server is no longer vulnerable to this flaw. This exploit is to only be
    considered a proof of concept exploit and any one with Windows 2000 should
    install the Microsoft supplied patch ASAP.
    Check back to our website later today as we posted a link to our proof of
    concept code.
    We would like to note that eEye Digital Security did provide Microsoft with
    a working example exploit that when ran against a web server would, in a
    matter of a few seconds, bind a cmd.exe command prompt to a port on a remote
    IIS 5.0 web server so that a remote attacker could then execute commands
    with SYSTEM level access and therefore have full control of the vulnerable
    The Log:
    Actually there is no log because this vulnerability, like most IIS buffer
    overflows, does not go logged. That means some of the largest web servers on
    the Internet running Windows 2000 are vulnerable to this attack and when
    exploited, there will be no IIS log anywhere that records the attack.
    The Fallout:
    As with our first remote SYSTEM level exploit for IIS 4.0 2 years ago, the
    fallout from this second IIS remote overflow is also rather large. Once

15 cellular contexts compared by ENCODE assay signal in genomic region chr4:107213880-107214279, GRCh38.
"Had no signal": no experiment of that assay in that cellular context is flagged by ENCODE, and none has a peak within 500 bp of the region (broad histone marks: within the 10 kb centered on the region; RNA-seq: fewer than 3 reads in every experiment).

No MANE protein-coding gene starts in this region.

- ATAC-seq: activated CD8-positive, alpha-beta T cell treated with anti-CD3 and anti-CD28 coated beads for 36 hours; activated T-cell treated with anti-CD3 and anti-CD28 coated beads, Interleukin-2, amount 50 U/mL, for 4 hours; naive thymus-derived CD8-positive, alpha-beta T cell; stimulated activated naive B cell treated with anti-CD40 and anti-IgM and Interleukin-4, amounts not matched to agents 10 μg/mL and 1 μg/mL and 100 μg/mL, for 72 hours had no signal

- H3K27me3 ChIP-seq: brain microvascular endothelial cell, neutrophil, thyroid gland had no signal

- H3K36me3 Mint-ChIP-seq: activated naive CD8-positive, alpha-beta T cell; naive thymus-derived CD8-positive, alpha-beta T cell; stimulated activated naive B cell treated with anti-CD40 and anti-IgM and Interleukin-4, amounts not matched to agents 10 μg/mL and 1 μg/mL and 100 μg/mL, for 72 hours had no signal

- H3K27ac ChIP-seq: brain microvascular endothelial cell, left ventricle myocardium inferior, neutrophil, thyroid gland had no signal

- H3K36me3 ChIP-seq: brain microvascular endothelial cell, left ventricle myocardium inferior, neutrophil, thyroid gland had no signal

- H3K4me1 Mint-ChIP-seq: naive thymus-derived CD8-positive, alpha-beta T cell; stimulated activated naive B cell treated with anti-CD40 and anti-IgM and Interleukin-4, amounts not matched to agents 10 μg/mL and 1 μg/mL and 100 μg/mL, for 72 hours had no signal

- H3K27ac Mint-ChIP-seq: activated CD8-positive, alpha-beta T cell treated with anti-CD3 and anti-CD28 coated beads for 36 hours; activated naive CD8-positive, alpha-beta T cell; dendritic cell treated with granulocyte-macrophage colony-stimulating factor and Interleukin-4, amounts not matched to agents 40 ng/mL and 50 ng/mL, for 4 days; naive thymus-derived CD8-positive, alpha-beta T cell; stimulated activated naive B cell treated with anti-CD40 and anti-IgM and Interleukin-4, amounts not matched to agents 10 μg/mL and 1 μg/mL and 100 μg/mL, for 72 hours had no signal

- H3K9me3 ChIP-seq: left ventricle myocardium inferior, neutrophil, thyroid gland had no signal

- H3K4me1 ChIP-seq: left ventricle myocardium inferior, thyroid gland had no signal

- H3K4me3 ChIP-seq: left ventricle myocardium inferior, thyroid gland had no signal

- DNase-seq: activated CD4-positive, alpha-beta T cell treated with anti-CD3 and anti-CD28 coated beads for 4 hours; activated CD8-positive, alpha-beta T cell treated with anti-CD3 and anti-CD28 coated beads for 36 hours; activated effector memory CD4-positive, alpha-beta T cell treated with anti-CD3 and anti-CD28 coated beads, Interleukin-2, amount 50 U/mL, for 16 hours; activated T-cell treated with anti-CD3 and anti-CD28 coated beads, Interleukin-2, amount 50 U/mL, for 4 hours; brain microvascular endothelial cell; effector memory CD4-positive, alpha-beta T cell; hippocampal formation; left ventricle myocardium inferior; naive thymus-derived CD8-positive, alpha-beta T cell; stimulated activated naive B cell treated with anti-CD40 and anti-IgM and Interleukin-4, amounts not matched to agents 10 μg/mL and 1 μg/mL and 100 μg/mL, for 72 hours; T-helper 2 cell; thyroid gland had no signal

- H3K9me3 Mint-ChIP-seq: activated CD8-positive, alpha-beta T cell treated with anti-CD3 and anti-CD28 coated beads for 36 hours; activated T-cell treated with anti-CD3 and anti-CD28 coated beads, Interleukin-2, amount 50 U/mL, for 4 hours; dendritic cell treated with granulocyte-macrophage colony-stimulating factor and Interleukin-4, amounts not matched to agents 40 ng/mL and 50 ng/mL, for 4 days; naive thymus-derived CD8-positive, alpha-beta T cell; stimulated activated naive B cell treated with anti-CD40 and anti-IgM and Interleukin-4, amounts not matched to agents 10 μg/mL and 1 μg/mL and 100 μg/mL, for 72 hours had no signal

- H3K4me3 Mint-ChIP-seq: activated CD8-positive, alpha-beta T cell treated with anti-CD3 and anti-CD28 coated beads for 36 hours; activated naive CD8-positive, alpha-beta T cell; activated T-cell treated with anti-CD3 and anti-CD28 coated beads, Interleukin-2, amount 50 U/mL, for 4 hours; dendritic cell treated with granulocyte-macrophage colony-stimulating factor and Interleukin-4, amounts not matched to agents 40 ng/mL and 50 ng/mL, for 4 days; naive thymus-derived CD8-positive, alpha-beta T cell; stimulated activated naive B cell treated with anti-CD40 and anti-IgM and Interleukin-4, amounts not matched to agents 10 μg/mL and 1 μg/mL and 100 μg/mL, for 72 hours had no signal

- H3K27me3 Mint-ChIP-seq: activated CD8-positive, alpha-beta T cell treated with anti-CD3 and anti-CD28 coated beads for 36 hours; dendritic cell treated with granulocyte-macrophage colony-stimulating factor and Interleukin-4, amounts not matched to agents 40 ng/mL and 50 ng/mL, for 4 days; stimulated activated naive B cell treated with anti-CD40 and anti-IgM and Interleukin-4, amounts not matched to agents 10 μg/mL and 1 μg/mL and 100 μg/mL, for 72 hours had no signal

again it does not matter what kind of security systems you have in place,
    Firewalls, IDS's, etc.. because all of those systems can be bypassed and
    your web server CAN be broken into via this vulnerability. To quote our last
    advisory "Even a server that's locked in a guarded room behind a Cisco Pix
    can be broken into with this hole. This is a reminder to all software
    vendors that testing for common security holes in your software is a must.
    Demand more from your software vendors." There are millions of Windows 2000
    web servers on the Internet right now that are wide open to this
    The Magic:
    About two weeks ago eEye Digital Security released, SecureIIS which stops
    both known and unknown IIS web server vulnerabilities. Our SecureIIS code
    base from about 4 weeks ago actually stopped this latest IIS 5.0 buffer